New tool for assisting people with a disability choose the support they need

Victoria takes another step forward in assisting people with disability find the allied health services they need, while also providing resources to upskill allied health professionals with the launch of My Allied Health Space.

Funded by the Victoria Government as part of the $26M NDIS Keeping our sector strong: Victoria’s workforce plan for the NDIS, My Allied Health Space will assist implementation of the new Allied health capability framework: disability and complex support needs. This free website is set up to provide information, tools and training resources to ensure that people with significant disabilities can confidently choose the allied health services needed to improve their skills and independence over time. It also offers a range of resources for allied health professionals working in the NDIS.

Developed by a consortium, led by Associate Professor Libby Callaway from the Monash University School of Primary and Allied Health Care, the site provides guidance for people with disability and complex support needs, friends, family or carers on how to choose allied health professionals that meet their individual needs, questions to ask and things to think about when they start working with an allied health professional. Checklists are also provided for planning and assessing the quality of different types of allied health support as needs change over time.

There are around 4.3 million Australians who have a disability.  Within the next five years the NDIS will provide an estimated 500,000 Australians who have significant and permanent disability with funding for support and services.  For many people, it will be the first time they receive the disability support they need.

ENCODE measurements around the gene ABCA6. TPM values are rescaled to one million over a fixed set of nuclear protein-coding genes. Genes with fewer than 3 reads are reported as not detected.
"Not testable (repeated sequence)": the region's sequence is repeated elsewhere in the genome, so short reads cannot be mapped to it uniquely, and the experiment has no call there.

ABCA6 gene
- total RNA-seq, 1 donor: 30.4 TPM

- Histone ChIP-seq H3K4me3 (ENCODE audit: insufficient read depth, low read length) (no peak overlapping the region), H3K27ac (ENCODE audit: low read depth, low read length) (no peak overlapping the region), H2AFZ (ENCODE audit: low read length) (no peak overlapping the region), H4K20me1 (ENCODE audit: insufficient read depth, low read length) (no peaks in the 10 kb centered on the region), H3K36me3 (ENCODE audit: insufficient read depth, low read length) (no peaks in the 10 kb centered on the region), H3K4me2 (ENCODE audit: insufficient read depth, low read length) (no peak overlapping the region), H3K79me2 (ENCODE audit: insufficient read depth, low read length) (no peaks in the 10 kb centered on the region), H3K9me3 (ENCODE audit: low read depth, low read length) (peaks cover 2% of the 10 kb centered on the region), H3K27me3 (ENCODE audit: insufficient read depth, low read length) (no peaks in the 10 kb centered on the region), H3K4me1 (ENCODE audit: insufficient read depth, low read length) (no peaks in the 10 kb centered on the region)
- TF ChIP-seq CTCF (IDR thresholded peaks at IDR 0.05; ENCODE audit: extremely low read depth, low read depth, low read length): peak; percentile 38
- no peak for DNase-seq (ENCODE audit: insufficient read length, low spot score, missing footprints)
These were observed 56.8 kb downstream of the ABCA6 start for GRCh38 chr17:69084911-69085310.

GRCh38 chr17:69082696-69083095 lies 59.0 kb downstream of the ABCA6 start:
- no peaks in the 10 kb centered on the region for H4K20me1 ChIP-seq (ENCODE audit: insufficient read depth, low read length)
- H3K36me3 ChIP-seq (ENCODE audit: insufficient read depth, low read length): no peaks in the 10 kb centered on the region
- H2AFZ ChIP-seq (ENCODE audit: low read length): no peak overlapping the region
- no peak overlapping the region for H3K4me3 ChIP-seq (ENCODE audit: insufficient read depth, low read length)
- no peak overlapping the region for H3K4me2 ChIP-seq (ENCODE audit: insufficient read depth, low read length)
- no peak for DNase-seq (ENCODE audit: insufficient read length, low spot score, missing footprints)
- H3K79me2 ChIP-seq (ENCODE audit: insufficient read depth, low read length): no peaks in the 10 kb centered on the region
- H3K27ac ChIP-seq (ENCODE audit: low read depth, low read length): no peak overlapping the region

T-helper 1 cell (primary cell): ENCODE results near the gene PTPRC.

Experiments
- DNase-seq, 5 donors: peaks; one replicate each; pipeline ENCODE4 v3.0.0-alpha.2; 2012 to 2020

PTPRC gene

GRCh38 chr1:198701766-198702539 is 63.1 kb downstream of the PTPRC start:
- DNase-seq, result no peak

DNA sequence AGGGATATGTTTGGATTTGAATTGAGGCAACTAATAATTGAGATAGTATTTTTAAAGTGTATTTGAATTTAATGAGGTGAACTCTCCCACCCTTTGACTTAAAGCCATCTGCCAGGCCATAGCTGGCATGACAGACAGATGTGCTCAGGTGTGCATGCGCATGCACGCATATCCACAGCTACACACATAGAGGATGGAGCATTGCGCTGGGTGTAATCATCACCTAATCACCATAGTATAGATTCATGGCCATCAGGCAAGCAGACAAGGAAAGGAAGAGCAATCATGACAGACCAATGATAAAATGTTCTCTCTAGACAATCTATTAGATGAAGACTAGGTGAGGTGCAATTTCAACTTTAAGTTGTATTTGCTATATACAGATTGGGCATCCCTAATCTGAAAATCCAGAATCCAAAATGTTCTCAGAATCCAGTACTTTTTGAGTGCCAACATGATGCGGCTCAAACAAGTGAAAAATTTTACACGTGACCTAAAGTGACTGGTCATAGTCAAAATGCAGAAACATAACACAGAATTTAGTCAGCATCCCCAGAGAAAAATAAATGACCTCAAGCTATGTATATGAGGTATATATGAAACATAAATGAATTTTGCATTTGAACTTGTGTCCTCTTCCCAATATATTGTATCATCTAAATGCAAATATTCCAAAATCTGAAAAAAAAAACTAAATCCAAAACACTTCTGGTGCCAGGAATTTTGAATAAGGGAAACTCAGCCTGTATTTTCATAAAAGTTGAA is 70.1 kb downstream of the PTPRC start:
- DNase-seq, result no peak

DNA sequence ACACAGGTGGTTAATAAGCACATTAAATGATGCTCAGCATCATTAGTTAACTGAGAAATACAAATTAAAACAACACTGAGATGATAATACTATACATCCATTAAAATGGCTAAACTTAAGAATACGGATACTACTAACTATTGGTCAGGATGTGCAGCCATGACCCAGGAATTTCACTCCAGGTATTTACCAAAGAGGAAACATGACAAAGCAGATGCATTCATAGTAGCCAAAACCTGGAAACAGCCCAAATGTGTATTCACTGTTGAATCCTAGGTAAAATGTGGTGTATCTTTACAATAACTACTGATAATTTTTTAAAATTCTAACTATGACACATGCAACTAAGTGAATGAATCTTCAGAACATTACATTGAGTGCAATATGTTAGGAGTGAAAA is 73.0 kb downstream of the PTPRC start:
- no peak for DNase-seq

Chris LeCerf was one of the team working on this project. Chris is an NDIS participant who was living as a younger person in a nursing home prior to securing a smart-technology enabled unit located on the border of the Monash Peninsula Campus. Through the NDIS, Chris has greater access to funding for allied health support linked to his goals for community living.

This has required him to think about the type of allied health services he needs, and assess the quality of these supports over time.

“The resources on My Allied Health Space have a focus on putting people and their families at the centre of decision making. It places them as experts, working alongside professionals to give them more control over their life and the services they receive. Using the tools available on My Allied Health Space, people can truly take part in decision making and form partnerships with their service providers,” said Mr. LeCerf.

Associate Professor Callaway said “Achieving best outcomes, choice and control for people with disability was the overarching goal of this work. The tools and training resources provided on the My Allied Health Space website are aimed at assisting both those people using allied health services, and the allied health professionals who provide them.”

Allied health professionals will be able to access a range of online implementation tools and training resources, such as a self-assessment tool with links to resources and professional development guidelines, an organisational checklist for service managers and allied health educators with links to resources and e-learning packages, and reference documents that outline behaviours for each capability in the new Allied Health Capability Framework.

Victoria’s Chief Allied Health Officer, Donna Markham, noted: “Through the guidance offered by the Allied health capability framework: disability and complex support needs - and these new implementation and training tools available via My Allied Health Space - allied health professionals will be able to better provide high-quality, person-centred support that promotes choice and control for people with disability.”

My Allied Health Space has been developed with the invaluable input from people with disability, allied health educators and researchers, community-based clinicians who work with people with disability across all ages and settings, the Major Victorian health network Peninsula Health, experienced disability service provider Yooralla; and digital design educators from the Monash Centre for Professional and Continuing Education and the University of Melbourne Faculty of Architecture, Building and Planning.

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